ITHACA, NY – In November, Ithaca Mayor Svante Myrick received both support and criticism after asserting that he would like to welcome Syrian refugees to Ithaca. Catholic Charities of Tompkins is now working to make that a reality.
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At Wednesday’s Common Council meeting, Deputy Director of Catholic Charities in Tompkins-Tioga, Laurie Konwinski introduced the idea by noting that the idea of aiding refugees comes “straight from the top,” as Pope Francis had called on Catholic organizations to help with the refugee crisis.
Ithaca and Catholic Charities both have a history of helping refugees. Several years ago, Ithaca resettled a number of refugees from Burma.
Konwinski said that currently about 200 immigrants are served by the program, many of whom are current or former refugees from around the world. They provide services such as legal aid as well as facilitating ESL classes and linking refugees with various social service providers. They’ve helped over 400 people achieve US citizenship, Konwinski said.
However, despite the fact that some of the people they’ve helped have been refugees, Konwinski noted that Catholic Charities is not actually a refugee resettlement agency. They are currently applying for this status.
“We feel that this community will be a wonderful place for this project to happen,” Konwinski said. “Obviously already a welcoming community, a community that’s welcomed many immigrants, including many refugees over the years. So we feel this is just a continuation of what is already happening, but obviously a stepping up to meet this current, really unprecedented situation.”
How the plan would work
Sue Chaffee, Director of the Immigrant Services Program at Catholic Charities, outlined how the plan would work.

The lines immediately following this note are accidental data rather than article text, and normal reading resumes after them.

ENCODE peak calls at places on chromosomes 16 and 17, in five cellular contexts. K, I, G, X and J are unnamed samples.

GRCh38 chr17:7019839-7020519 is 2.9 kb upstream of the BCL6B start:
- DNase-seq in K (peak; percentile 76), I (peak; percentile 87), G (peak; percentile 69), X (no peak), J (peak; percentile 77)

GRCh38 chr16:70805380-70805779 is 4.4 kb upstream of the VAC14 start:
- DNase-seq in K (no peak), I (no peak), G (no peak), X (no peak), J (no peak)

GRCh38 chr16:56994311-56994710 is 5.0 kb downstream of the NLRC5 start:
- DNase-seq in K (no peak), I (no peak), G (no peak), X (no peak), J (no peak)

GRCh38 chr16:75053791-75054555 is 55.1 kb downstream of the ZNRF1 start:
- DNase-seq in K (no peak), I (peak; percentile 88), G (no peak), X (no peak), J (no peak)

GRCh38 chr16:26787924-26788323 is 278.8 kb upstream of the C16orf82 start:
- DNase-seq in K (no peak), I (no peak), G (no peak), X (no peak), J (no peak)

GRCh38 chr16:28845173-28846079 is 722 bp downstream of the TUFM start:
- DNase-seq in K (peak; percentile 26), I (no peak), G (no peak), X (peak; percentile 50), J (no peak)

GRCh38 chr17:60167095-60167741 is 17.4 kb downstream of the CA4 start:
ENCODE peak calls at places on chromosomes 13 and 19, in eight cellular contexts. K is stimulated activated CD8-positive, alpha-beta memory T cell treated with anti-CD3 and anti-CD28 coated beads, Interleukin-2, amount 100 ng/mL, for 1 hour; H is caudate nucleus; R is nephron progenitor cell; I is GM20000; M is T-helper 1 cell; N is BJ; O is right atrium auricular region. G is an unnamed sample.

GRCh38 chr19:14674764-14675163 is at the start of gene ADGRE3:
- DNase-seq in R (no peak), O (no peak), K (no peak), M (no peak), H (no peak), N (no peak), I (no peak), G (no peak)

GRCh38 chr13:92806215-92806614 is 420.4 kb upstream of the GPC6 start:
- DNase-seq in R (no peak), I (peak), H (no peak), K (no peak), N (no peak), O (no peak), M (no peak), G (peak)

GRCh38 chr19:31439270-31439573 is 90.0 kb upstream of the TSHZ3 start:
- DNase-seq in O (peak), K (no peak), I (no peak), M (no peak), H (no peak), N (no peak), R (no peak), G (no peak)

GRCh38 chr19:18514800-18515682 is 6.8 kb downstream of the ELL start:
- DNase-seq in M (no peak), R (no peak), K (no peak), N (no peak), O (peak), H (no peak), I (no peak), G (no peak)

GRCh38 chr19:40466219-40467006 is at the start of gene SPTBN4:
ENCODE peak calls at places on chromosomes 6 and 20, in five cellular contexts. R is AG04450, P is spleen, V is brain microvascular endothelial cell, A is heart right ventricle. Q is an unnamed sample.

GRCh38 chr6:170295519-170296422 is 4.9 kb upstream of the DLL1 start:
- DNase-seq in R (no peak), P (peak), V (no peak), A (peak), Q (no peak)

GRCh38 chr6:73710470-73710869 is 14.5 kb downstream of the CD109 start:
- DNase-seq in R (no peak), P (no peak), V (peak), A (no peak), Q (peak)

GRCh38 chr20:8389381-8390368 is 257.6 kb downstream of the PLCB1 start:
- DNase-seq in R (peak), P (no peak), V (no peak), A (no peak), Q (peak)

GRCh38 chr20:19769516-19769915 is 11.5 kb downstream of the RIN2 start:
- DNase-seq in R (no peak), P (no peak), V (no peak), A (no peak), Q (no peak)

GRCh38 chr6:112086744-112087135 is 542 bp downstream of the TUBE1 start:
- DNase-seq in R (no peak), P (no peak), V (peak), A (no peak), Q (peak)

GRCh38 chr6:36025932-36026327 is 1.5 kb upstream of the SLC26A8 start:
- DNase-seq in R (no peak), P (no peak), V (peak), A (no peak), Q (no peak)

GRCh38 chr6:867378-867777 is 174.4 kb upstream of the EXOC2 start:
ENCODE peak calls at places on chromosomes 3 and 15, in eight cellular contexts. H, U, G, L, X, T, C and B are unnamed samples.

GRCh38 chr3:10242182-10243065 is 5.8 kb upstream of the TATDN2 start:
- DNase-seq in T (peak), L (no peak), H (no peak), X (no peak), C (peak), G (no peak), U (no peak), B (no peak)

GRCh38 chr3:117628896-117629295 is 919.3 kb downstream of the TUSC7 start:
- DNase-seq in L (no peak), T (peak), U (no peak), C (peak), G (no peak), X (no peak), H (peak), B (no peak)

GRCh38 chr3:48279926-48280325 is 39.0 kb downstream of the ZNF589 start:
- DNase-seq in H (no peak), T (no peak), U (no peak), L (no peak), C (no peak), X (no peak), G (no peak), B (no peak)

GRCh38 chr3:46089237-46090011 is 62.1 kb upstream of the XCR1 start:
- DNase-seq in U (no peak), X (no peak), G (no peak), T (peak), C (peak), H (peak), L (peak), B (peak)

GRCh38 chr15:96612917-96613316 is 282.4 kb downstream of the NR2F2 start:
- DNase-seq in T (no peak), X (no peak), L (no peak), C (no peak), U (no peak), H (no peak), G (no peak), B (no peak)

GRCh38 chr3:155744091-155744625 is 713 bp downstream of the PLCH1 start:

Chaffee said that the goal would be to bring in 50 refugees during fiscal year 2017, which begins October 1 this year. Chaffee explained that she has a great deal of control over who will actually be resettled in Ithaca.
Once a person is vetted by the US government as an actual refugee, they are put into a “pipeline,” Chaffee explained, where they may have to wait for a couple years before they are placed. Chaffee says she intends to focus on bringing entire families to Ithaca, as opposed to individuals.
This is, at least in part, a matter of practicality, as Chaffee said it’s easier to pool up the resources dedicated to a family in order to pay for things like rent.
She added that the organization also gets a say in which countries refugees come from, and that the plan is to focus on Syria, the Democratic Republic of Congo, and Bhutan, as well as any people from Burma who have family in the area. Another group consists of translators from Iraq and Afghanistan who received Special Immigrant Visas in return for their aid. Chaffee noted that some SIV status refugees had already been resettled in Ithaca.
Chaffee explained the responsibilities of the resettlement program: “We would do everything from meet them at the airport, have housing secured, have their beds ready, the kitchen full — you have everything ready when that family hits the ground in Ithaca.”
From that point, they would also help the refugee family get social security numbers and connect them with the various social service and aid programs that they would need. The refugees are also entitled to some monetary aid from the federal government.
The current plan is to bring 50 refugees in the first year. Catholic Charities currently plans to make a 3-year commitment to the program.
Chafee also attempted to preemptively address concerns about incoming refugees displacing people from jobs, noting that many of the resettled Burmese have gone on to be entrepreneurs and effectively create jobs themselves.
Officials, public respond
Chaffee said that since the news was first announced earlier this week, she received at least 40 phone calls from interested citizens and groups who wanted to know what they could do to help the resettlement effort.
After the presentation, 2nd ward Alderperson Ducson Nguyen gave his thanks to the presenters, saying the issue was deeply personal to him.
“I am the child of refugees from a war-torn country, and agencies like Catholic Charities that helped to navigate life in the US — all the basics from how to buy food at the grocery, how to buy a car, how to buy a house — and without it, it would’ve been much harder to acclimate to life here,” said Nguyen.
Mayor Myrick also gave his thanks, saying, “This is a gut check moment for all of us, for our country. It’s the kind of moment where you prove who you are. And I think you’re going about the hard work of proving what Ithaca can be on our best day, so thank you for that.”
(Featured photo courtesy of IOM Iraq on Flickr)
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